Date: Thu, 15 Jan 1998 09:56:44 +0100
A dialog on water in Central Asia
On CenAsia list, January 1998
Date: Thu, 15 Jan 1998 09:56:44 +0100
When going through my archives, I found an article posted to the Cenasia-list p=E5 Daene McKinney concerning the value of water and the relationship between Kyrgyzstan and the other CAR (8.12.97). - You'll find the whole article at the end of this message.
Since there has not been much discussion on the list lately, I'll take the chance to make some comments on McKinney's article although it was posted long ago.=20
First of all, I find McKinney's article a bit too biased. I agree that Kyrgyzstan is in an akward position, with small financial means to pay for gas and coal-deliverances from Kazakhstan and Uzbekistan, and that payment for water as a means to accumulate money would be beneficial from a Kyrgyz point of view. However, there are some claims in his article that I believe should be modified somewhat.
McKinney writes that an edict signed by Akaev says that
"The Kyrgyz Republic states that it has the right to use water resources from rivers within its territories for maximum benefit."
Further down, he writes:
"This matter continually contravenes the constitution of
Kyrgyzstan as well as the Law on Water. International laws, providing that water resources which are formed on a particular territory are the property of that particular state, are ignored."
I disagree with McKinney's interpretation of International Water Law. While it is true that there are arguments put forward that supports the right of states to use whatever resource within their territory, there are equally arguments that support the right of existing use. This would mean that the traditional use of water for irrigation purposes in Uzbekistan and Kazakhstan would have "priority" compared to "recent" Kyrgyz needs of water for hydroenergy purposes.
However, the UN body International Law Commission (ILC) put forward a number of proposals concerning International Water Law in 1994. Most important was perhaps the principle of "equitable use" (not to be confused with equal use), which basically means that the interests of all states sharing a water resource should be maintained. Although difficult to put into practice, it is a more reasonable principle then either "territorial sovereignty" (Kyrgyz interests) or "existing use sovereignty" (Uzbek/Kazakh interests). (See for instance UN-report at <<gopher://gopher.un.org./00/esc/cn17/1997/off/97--9.EN>; or Stephen McCaffrey in Peter H. Gleick (ed.) (1993) "Global Water Resources".)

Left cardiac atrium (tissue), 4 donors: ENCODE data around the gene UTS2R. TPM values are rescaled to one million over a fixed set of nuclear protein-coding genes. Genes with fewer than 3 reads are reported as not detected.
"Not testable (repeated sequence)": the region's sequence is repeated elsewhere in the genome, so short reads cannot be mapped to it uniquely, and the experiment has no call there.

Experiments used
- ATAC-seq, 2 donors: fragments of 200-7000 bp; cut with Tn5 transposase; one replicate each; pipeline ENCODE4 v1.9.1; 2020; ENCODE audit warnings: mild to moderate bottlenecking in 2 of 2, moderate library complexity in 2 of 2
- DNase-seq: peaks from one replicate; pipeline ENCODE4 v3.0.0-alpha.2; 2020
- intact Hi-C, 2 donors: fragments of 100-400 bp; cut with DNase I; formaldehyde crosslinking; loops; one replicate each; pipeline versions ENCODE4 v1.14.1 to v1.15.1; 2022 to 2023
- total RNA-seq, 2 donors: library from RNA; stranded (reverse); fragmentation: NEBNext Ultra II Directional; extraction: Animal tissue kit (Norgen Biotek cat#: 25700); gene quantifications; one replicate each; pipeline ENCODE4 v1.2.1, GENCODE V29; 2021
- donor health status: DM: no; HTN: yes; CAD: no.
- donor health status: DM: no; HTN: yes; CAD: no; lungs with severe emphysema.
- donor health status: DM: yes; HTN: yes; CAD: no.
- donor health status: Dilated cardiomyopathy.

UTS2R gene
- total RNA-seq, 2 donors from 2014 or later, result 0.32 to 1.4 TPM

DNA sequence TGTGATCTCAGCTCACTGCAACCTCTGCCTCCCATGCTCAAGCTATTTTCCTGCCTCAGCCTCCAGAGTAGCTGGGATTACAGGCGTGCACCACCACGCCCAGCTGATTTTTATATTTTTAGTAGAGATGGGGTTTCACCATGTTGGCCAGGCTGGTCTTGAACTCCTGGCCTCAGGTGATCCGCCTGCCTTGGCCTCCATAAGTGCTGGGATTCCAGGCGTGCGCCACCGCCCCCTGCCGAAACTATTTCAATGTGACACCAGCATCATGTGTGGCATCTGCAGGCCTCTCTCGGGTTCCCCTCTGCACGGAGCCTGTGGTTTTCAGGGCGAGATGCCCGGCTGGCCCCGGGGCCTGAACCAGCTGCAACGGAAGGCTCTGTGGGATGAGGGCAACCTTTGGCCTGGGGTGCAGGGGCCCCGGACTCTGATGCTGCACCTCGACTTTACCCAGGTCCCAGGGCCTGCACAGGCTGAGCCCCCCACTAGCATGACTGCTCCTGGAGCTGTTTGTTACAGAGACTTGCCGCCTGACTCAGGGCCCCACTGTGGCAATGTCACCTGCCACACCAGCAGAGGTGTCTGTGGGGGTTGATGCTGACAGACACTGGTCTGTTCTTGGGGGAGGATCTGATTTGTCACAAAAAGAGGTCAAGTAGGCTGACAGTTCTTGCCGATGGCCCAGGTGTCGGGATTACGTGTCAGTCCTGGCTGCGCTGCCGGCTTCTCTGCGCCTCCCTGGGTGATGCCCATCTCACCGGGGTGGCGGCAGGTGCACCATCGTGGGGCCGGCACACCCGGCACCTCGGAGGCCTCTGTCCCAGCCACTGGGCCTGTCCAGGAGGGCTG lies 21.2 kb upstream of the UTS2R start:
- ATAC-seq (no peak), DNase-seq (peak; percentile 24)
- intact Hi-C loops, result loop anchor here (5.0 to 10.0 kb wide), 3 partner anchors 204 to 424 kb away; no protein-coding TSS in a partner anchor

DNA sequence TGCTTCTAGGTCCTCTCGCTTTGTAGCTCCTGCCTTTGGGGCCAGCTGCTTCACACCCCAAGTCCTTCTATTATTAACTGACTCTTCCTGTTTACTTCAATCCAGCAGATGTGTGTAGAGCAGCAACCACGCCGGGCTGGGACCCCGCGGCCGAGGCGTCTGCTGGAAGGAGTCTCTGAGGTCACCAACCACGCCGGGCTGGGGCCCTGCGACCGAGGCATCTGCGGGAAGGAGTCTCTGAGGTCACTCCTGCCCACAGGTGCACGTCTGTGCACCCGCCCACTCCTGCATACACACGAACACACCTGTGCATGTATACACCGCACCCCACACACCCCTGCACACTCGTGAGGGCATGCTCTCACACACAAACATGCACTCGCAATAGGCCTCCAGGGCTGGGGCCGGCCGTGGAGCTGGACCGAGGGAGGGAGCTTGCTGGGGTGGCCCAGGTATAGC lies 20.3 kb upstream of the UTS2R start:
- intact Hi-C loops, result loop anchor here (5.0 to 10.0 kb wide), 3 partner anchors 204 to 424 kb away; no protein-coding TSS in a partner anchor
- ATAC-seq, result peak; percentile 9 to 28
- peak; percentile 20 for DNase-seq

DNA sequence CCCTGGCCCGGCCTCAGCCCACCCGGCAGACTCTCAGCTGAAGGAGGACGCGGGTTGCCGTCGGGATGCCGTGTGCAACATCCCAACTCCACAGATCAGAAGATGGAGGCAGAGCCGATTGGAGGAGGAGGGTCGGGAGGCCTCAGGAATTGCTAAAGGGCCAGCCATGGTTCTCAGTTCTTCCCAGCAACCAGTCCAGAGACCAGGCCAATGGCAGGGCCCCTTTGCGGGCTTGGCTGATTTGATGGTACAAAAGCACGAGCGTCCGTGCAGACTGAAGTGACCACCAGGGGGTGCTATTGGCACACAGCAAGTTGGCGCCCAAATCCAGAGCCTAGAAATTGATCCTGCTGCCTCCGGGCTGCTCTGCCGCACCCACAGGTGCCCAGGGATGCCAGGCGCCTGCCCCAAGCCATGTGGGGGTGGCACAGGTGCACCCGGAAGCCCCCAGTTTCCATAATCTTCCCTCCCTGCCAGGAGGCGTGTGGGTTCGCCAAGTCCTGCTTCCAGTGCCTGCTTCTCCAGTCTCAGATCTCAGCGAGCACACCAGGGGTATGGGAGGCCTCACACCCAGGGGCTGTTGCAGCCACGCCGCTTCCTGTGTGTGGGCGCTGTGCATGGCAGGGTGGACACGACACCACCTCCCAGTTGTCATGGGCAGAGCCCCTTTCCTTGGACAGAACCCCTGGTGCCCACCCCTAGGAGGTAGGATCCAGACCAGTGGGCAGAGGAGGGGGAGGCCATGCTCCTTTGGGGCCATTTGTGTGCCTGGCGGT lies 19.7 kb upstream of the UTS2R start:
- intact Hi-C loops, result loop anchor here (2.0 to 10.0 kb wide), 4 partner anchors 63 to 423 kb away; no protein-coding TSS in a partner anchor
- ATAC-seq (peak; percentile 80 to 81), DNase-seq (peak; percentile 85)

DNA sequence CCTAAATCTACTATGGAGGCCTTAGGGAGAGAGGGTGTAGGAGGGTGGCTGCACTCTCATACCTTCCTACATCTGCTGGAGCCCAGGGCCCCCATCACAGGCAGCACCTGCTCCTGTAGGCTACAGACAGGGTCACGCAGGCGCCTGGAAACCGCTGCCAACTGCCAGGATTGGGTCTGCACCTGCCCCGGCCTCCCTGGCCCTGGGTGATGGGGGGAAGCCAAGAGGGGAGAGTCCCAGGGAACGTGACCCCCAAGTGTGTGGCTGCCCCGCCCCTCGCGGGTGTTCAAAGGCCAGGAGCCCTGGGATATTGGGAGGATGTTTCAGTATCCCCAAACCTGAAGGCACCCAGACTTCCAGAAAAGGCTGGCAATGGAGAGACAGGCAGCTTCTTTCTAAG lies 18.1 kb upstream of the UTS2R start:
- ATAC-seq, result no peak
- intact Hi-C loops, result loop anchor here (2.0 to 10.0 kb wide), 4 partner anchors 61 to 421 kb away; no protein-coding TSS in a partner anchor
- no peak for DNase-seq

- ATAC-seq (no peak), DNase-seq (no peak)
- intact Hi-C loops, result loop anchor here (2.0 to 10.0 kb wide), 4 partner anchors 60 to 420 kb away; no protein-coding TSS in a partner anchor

Moreover, due to environmental considerations, it has increasingly been common to view basins as a whole. This means that water utilisation in the entire basin is the yardstick for evaluations of the use of water. Water use should be measured from an efficiency-point of view. For instance, as it is possible to substitute water as an energy source with goal or gas, it is reasonable that Uzbek and Kazakh demands for water to irrigation gets priority. On the other hand, if the Kyrgyz can achieve higher efficiency in their agricultural sector than the two others, then water should be put to use in Kyrgyzstan.=20
McKinney further argues that the 1992-agreement between the five republics concerning the use of water (which in principle upheld a status quo of the Soviet water distribution scheme)=20
"creates unlimited rights for the governing of all water resources in Kyrgyzstan".
However, as McKinney writes himself in the preceeding sentence, the agreement clearly states that=20
"the parties have equal rights for the use <<of water resources> and hold responsibility for the provision of rational use and protection."